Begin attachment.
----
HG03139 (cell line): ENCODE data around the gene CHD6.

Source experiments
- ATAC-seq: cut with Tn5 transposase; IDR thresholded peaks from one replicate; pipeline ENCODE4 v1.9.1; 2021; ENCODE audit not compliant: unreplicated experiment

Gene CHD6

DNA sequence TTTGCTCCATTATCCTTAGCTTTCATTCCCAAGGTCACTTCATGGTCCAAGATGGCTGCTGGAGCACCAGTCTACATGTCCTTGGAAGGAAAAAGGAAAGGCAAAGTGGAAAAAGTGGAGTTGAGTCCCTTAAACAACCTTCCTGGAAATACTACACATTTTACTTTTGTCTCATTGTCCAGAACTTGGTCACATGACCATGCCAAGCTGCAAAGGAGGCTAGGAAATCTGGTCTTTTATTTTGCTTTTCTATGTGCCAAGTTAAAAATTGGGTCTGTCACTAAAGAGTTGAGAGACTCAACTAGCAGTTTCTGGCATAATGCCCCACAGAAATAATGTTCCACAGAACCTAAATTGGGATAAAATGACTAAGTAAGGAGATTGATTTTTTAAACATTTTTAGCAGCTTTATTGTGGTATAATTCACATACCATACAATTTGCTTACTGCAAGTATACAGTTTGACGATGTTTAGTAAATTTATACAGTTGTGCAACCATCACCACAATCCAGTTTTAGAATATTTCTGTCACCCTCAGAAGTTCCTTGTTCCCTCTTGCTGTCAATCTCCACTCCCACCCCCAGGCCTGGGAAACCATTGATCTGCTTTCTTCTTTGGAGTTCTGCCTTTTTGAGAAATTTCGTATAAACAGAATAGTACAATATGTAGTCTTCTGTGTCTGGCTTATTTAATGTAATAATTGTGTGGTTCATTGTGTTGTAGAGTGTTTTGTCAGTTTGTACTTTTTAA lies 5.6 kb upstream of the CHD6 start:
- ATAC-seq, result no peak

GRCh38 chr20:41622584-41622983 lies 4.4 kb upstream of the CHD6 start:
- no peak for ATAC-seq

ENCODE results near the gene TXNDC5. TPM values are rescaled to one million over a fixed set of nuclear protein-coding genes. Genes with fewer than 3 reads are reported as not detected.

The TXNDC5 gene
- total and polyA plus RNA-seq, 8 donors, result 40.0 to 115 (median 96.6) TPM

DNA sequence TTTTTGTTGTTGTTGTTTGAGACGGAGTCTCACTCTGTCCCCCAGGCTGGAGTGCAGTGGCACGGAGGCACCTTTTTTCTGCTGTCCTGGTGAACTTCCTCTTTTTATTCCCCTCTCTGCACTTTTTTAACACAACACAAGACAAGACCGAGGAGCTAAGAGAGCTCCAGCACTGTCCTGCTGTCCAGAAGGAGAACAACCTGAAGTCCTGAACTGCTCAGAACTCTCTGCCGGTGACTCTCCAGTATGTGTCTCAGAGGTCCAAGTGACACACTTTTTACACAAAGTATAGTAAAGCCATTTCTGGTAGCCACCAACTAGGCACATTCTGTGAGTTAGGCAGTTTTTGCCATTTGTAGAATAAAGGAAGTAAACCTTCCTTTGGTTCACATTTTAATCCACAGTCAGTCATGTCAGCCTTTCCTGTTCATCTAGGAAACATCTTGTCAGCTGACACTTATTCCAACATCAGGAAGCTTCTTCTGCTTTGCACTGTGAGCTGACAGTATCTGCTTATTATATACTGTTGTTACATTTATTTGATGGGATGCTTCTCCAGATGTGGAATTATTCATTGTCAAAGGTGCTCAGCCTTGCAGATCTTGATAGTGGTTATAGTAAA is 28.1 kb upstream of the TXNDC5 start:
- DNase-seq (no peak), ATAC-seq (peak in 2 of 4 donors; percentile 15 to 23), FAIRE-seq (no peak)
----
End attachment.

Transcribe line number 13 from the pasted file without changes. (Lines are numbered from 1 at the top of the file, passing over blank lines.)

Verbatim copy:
- DNase-seq (no peak), ATAC-seq (peak in 2 of 4 donors; percentile 15 to 23), FAIRE-seq (no peak)